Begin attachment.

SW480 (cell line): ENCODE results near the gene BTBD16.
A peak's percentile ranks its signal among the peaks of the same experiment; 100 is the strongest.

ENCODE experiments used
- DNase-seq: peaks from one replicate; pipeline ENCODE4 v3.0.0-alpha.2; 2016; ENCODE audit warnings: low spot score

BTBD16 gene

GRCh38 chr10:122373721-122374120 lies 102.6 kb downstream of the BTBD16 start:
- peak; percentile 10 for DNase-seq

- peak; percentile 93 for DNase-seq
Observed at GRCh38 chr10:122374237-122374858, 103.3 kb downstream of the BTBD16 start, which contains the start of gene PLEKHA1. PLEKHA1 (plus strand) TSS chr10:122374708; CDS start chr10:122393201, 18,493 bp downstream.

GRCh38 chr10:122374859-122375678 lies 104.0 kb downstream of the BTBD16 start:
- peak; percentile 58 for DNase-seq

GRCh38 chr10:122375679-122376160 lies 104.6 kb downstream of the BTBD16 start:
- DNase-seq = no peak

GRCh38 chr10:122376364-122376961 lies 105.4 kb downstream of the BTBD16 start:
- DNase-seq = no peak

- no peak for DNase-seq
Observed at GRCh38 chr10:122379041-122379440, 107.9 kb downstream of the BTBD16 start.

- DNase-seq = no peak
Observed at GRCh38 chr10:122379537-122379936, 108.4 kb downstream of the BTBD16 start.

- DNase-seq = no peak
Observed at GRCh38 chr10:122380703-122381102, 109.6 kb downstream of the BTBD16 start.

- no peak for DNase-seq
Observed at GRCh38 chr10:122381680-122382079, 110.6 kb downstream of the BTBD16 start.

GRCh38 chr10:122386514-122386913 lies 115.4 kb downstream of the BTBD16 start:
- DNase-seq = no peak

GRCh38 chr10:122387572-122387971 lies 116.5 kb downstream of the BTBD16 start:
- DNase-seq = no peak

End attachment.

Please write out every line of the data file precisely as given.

SW480 (cell line): ENCODE results near the gene BTBD16.
A peak's percentile ranks its signal among the peaks of the same experiment; 100 is the strongest.

ENCODE experiments used
- DNase-seq: peaks from one replicate; pipeline ENCODE4 v3.0.0-alpha.2; 2016; ENCODE audit warnings: low spot score

BTBD16 gene

GRCh38 chr10:122373721-122374120 lies 102.6 kb downstream of the BTBD16 start:
- peak; percentile 10 for DNase-seq

- peak; percentile 93 for DNase-seq
Observed at GRCh38 chr10:122374237-122374858, 103.3 kb downstream of the BTBD16 start, which contains the start of gene PLEKHA1. PLEKHA1 (plus strand) TSS chr10:122374708; CDS start chr10:122393201, 18,493 bp downstream.

GRCh38 chr10:122374859-122375678 lies 104.0 kb downstream of the BTBD16 start:
- peak; percentile 58 for DNase-seq

GRCh38 chr10:122375679-122376160 lies 104.6 kb downstream of the BTBD16 start:
- DNase-seq = no peak

GRCh38 chr10:122376364-122376961 lies 105.4 kb downstream of the BTBD16 start:
- DNase-seq = no peak

- no peak for DNase-seq
Observed at GRCh38 chr10:122379041-122379440, 107.9 kb downstream of the BTBD16 start.

- DNase-seq = no peak
Observed at GRCh38 chr10:122379537-122379936, 108.4 kb downstream of the BTBD16 start.

- DNase-seq = no peak
Observed at GRCh38 chr10:122380703-122381102, 109.6 kb downstream of the BTBD16 start.

- no peak for DNase-seq
Observed at GRCh38 chr10:122381680-122382079, 110.6 kb downstream of the BTBD16 start.

GRCh38 chr10:122386514-122386913 lies 115.4 kb downstream of the BTBD16 start:
- DNase-seq = no peak

GRCh38 chr10:122387572-122387971 lies 116.5 kb downstream of the BTBD16 start:
- DNase-seq = no peak